There’s a lot going on in Katrina Del Mar’s head. Take the time she was driving from a funeral in Louisville and passed a sign for a town called Tracy City.
“I’ve never been there, but in my mind it’s a sad little place full of girls named Tracy, who are a combo of Ramona the Pest and a Riot Grrrl, full of adolescent longing and anger, ready to beat you up,” Del Mar says. “I thought it would be a great name for a band.”
Now Del Mar fronts a combo named “Tracy City,” and it’s just the latest step in her artistic development.
Since moving to the East Village from New Jersey in the late 80s to attend NYU, Del Mar has constantly been involved in the arts one way or another.
“I always wanted to be in New York City, where the culture was,” she recalls. “I was fascinated by Andy Warhol, etc. and I wanted to be where the artists were. Also, I was a queer kid and I wanted be where I felt safe.”
She “fell in love and dropped out” of NYU, where she had “majored in German, art history and drugs” and started to concentrate on photography, which she had originally picked up as a teen. Del Mar began photographing performances in places like the Pyramid — Karen Finley was one — and hanging out in edgy spots such as King Tut’s Wah Wah Hut and 8BC.
A series of self portraits, done when she was feeling low, got her friends excited about her talent and led to photo sessions with people like Kembra Pfahler (“The Voluptuous Horror of Karen Black”) and Theo Kogan (“Lunachicks”).
Working on hip-hop music videos gave her a chance to grab behind the scenes shots of the various artists, including Janet Jackson, Missy Elliott and Lil’ Kim , which she sold to magazines on the side. Other gigs helped pay the bills — gardening, decorative painting, stencil work, dishwashing, video editing, product photography, even a stint working in a cornfield.
But one the worst gigs was ironically her “only paparazzi gig — waiting for hours in a car for the boyfriend of the Princess of Norway to come out of a hotel.”
Del Mar stretched out into filmmaking in 1999 with a seven minute short, “Non Dairy Creamer,” made on expired film and shown once at P.S. 122 before being stolen on Avenue A. Inspired by John Waters and Russ Meyer, her second film, “Gang Girls 2000″‘ was helped along by Kembra Pfahler, who loaned her a Super 8 camera and appeared in it as well along with a bunch of Del Mar’s friends.
“That film got me flown to New Zealand, England and Germany!” she marvels. “It was really fun being in that little world.”
At the dawn of digital age, “photography took a big hit – print media imploded,” she recounts. While she was still employed doing set dressing, scenic painting and a variety of tasks on reality shows, she received a suggestion from a gallery owner in Provincetown, MA that led her to a new artistic pursuit.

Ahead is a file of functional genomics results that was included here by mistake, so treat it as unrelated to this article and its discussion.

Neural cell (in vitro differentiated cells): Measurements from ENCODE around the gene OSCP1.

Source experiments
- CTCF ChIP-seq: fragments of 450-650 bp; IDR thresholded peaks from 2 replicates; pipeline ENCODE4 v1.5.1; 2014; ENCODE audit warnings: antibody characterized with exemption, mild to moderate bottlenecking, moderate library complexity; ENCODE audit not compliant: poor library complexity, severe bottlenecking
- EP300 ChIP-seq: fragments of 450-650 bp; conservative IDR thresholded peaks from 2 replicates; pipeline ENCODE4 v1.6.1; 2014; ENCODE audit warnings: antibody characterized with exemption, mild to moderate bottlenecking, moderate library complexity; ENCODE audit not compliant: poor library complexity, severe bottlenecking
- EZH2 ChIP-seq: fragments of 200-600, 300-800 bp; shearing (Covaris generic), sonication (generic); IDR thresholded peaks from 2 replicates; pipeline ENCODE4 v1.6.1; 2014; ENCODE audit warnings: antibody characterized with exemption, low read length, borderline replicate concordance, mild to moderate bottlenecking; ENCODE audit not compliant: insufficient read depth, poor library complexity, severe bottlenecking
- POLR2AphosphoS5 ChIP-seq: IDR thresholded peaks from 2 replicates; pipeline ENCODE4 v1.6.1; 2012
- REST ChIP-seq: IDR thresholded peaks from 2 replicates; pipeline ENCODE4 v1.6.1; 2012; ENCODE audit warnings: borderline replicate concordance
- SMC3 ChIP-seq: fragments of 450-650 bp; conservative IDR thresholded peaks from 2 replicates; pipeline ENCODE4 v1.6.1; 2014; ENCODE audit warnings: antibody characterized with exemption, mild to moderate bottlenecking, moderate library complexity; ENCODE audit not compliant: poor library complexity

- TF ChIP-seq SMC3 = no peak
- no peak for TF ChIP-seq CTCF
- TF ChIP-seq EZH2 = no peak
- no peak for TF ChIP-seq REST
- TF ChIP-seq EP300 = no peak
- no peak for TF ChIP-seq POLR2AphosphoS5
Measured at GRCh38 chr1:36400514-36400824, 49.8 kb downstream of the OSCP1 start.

“My father, an artist, taught us all how to paint and draw when we were kids, but I put that aside when I picked up a camera,” she explains. “I realized then that I had mastered a craft — photography — that no longer required mastery. I figured that everyone is a photographer now, so I guess I’ll paint.”
Del Mar started with a “kitschy” series of images on black velvet of “sexy selfies ” that had been sent to her.
“I used to work in copy shops,” she recounts. “I made zines and band flyers — everyone I dated was in a band — and I was used to the instantaneousness of it all. With painting, I relished the slowing down of the process.”
In 2015, after having ” played guitar really badly for 30 years,” she joined The Shirtlifters with Craig Flanagin (God is My Co-Pilot), which resulted in a few gigs (and a Facebook page). After leaving, Del Mar decide to write a screenplay about her father but she couldn’t get the movie made, so she started her own band.
Which brings us back to Tracy City, a hard-rocking “queercore” quartet featuring lyrics by Del Mar and music by Genny Slag (drums), Monica Falcone (guitar) and Betsy Todd (bass). The band gets a big thumbs up from the noted Irish musician Cait O’Riordan, the DJ behind the “Rocky O’Riordan Show” on Sirius and bassist for Poguetry, who claims that, “If Katrina came to Dublin, she’d be treated like a goddess!”
A few tunes are available now on all the streaming services and there’s more to come. Of everything, most likely, as Del Mar is not one to sit still.
“Having done most of my work on the margins of a working class existence, time is of the essence,” she muses, adding, “and I have the patience of a hand grenade.”